When the nerves that carry information between the central nervous system and the rest of the body become damaged, the result is a condition called peripheral neuropathy.
These nerves carry vital messages that allow your body parts to function properly including your:
- Internal organs
- Hands and arms
- Legs and feet
- Mouth and face
As a result when this communication is disrupted, the signals that normally alert the brain of physical sensations can malfunction. This can present as either exaggerated or undetected sensations.
Symptoms of Peripheral Neuropathy
Symptoms of peripheral neuropathy depend on the level of nerve damage and the type of nerve that has been damaged. For example, mononeuropathy occurs when one nerve has been damaged. Alternatively, polyneuropathy refers to the damage of multiple nerves.
Beyond the number of nerves impacted, the nerve type can also vary from case to case. There are three peripheral nerves. Each connect to different organs within the body.
- Sensory nerves ———–> skin
- Autonomic nerves ———–> internal organs
- Motor nerves ———–> muscles
Based on the nerves involved, many different symptoms can arise. The pain level can manifest differently in different people. While some people are lucky to have mild symptoms, others may face more disabling effects. Some common symptoms include:
- Sharp, stabbing sensations
- A tingling or numbness in the hands or feet
- Shock sensations
- Tight, weak or heavy arms and legs
- Low blood pressure
- Digestive problems
- Profuse sweating
Causes of Peripheral Neuropathy
Peripheral neuropathy can be rooted in many different causes. Diabetes is one of the most common. In fact, about 60-70% of diabetics develop peripheral neuropathy eventually. However, nerve damage can be avoided by those who closely regulate their blood sugar levels.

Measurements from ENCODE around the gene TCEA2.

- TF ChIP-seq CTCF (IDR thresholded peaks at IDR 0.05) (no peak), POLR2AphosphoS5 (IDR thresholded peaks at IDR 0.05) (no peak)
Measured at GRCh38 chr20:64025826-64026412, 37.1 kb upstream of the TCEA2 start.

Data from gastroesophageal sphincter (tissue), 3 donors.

Autoimmune diseases such as multiple sclerosis, lupus and inflammatory bowel disease are some other contributors to nerve damage. It’s also essential to note that peripheral neuropathy does not only only come as a “plus one” to other diseases. It can also arise due to injury, poor nutrition, infections and as a side effect to some medications.
Who is at risk for Peripheral Neuropathy?
Peripheral neuropathy is more common than you may think. It affects an estimated 25-30% of Americans. It is prevalent among people above the age of 55. Other than age, disease history and lifestyle influence the progression of peripheral neuropathy.
Did you know that a person’s occupation can also increase chances of developing this condition? For instance, those who engage in constant repetitive movements may be more susceptible. Depending on the nature of the movement, the repetition can result in trauma or nerve compression that can be costly later.
If you are worried that you may be prone to peripheral neuropathy, there are some proactive steps that you can take to decrease your risk. You can be sure to exercise regularly, supplement any vitamin deficiencies, eat a well balanced diet, and avoid excessive alcohol consumption. If you are already experiencing symptoms, you can try Nerve Assist, Doctor Benji’s all natural supplement for nerve pain.
Most importantly, if you would like the opinion of a top-rated foot specialist, call Kings Point Foot & Ankle today! Schedule your consultation with Doctor Benjamin Tehrani.